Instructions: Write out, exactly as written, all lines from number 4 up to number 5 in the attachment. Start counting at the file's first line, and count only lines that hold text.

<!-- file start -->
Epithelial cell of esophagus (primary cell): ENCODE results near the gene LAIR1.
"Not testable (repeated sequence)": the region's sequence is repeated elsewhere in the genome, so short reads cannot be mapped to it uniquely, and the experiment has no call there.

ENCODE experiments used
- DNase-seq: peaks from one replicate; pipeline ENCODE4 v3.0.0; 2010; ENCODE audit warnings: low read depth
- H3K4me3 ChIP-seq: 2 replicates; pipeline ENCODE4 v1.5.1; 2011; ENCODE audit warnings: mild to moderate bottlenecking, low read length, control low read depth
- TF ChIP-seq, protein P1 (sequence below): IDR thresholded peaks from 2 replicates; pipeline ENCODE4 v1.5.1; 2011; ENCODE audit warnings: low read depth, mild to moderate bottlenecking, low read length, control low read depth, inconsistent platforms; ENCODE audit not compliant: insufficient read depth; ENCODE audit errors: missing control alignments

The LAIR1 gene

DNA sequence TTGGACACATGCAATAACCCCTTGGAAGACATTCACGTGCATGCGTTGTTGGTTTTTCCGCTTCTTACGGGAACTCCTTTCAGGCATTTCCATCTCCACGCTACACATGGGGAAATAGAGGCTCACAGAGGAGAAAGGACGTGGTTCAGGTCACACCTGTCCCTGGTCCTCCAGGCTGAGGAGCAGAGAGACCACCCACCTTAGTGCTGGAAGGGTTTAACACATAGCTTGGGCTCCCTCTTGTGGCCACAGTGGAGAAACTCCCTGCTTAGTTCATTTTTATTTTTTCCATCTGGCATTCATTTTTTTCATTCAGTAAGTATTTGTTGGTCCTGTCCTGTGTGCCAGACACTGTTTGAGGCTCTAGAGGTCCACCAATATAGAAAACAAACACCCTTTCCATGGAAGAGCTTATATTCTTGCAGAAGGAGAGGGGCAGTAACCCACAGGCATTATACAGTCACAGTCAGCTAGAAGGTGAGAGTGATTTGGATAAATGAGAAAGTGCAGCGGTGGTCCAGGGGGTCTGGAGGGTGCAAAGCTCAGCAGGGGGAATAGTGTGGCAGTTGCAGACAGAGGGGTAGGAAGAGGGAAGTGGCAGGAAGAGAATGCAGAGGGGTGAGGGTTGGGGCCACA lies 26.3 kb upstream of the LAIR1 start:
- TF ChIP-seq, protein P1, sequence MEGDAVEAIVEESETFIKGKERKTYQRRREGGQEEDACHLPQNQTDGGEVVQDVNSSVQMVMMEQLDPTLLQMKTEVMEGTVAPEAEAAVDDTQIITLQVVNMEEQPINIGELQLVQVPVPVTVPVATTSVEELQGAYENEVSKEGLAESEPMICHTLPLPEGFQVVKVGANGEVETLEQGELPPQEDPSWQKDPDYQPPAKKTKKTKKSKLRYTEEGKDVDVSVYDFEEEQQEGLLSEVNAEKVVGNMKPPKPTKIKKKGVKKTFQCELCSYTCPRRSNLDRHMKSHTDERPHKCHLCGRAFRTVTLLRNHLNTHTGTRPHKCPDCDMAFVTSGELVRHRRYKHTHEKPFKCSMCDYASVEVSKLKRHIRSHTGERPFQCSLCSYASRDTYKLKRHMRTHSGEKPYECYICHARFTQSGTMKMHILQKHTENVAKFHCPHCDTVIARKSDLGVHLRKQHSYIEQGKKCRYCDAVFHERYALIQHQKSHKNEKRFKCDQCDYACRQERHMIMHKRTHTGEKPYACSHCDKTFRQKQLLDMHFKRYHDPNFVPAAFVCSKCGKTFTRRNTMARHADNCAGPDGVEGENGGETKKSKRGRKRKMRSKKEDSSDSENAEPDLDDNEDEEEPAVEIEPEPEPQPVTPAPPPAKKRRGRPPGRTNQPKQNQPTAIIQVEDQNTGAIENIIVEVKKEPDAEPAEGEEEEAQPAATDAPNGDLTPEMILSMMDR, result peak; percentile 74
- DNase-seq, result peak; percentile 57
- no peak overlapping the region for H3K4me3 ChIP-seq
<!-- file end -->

- DNase-seq: peaks from one replicate; pipeline ENCODE4 v3.0.0; 2010; ENCODE audit warnings: low read depth
- H3K4me3 ChIP-seq: 2 replicates; pipeline ENCODE4 v1.5.1; 2011; ENCODE audit warnings: mild to moderate bottlenecking, low read length, control low read depth